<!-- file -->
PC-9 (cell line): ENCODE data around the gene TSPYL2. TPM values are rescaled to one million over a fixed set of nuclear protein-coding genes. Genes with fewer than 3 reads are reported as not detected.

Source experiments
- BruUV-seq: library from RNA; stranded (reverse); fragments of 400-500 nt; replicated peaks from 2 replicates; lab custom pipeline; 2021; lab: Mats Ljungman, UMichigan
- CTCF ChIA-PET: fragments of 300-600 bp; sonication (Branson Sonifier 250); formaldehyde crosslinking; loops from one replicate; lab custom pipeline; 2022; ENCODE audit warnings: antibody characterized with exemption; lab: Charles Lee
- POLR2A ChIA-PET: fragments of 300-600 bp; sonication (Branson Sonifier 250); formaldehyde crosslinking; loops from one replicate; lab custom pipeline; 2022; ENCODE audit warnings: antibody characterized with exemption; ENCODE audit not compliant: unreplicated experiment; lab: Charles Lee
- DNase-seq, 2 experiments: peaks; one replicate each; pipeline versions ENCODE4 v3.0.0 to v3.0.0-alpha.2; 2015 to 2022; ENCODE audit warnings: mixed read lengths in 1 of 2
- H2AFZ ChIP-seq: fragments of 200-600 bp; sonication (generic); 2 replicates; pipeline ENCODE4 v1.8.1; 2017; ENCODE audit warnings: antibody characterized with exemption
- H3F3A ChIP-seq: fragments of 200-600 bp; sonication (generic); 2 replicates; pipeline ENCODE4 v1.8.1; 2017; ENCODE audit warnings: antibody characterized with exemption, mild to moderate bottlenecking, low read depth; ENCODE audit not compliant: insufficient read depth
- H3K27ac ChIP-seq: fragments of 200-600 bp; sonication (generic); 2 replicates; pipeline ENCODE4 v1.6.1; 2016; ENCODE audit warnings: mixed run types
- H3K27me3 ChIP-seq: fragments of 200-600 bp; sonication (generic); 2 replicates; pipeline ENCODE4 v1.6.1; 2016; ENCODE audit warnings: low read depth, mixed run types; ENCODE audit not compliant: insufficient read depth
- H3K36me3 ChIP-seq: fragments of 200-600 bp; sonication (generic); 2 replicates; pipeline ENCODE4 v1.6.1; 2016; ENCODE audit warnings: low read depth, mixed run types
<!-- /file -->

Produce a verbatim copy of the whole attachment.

PC-9 (cell line): ENCODE data around the gene TSPYL2. TPM values are rescaled to one million over a fixed set of nuclear protein-coding genes. Genes with fewer than 3 reads are reported as not detected.

Source experiments
- BruUV-seq: library from RNA; stranded (reverse); fragments of 400-500 nt; replicated peaks from 2 replicates; lab custom pipeline; 2021; lab: Mats Ljungman, UMichigan
- CTCF ChIA-PET: fragments of 300-600 bp; sonication (Branson Sonifier 250); formaldehyde crosslinking; loops from one replicate; lab custom pipeline; 2022; ENCODE audit warnings: antibody characterized with exemption; lab: Charles Lee
- POLR2A ChIA-PET: fragments of 300-600 bp; sonication (Branson Sonifier 250); formaldehyde crosslinking; loops from one replicate; lab custom pipeline; 2022; ENCODE audit warnings: antibody characterized with exemption; ENCODE audit not compliant: unreplicated experiment; lab: Charles Lee
- DNase-seq, 2 experiments: peaks; one replicate each; pipeline versions ENCODE4 v3.0.0 to v3.0.0-alpha.2; 2015 to 2022; ENCODE audit warnings: mixed read lengths in 1 of 2
- H2AFZ ChIP-seq: fragments of 200-600 bp; sonication (generic); 2 replicates; pipeline ENCODE4 v1.8.1; 2017; ENCODE audit warnings: antibody characterized with exemption
- H3F3A ChIP-seq: fragments of 200-600 bp; sonication (generic); 2 replicates; pipeline ENCODE4 v1.8.1; 2017; ENCODE audit warnings: antibody characterized with exemption, mild to moderate bottlenecking, low read depth; ENCODE audit not compliant: insufficient read depth
- H3K27ac ChIP-seq: fragments of 200-600 bp; sonication (generic); 2 replicates; pipeline ENCODE4 v1.6.1; 2016; ENCODE audit warnings: mixed run types
- H3K27me3 ChIP-seq: fragments of 200-600 bp; sonication (generic); 2 replicates; pipeline ENCODE4 v1.6.1; 2016; ENCODE audit warnings: low read depth, mixed run types; ENCODE audit not compliant: insufficient read depth
- H3K36me3 ChIP-seq: fragments of 200-600 bp; sonication (generic); 2 replicates; pipeline ENCODE4 v1.6.1; 2016; ENCODE audit warnings: low read depth, mixed run types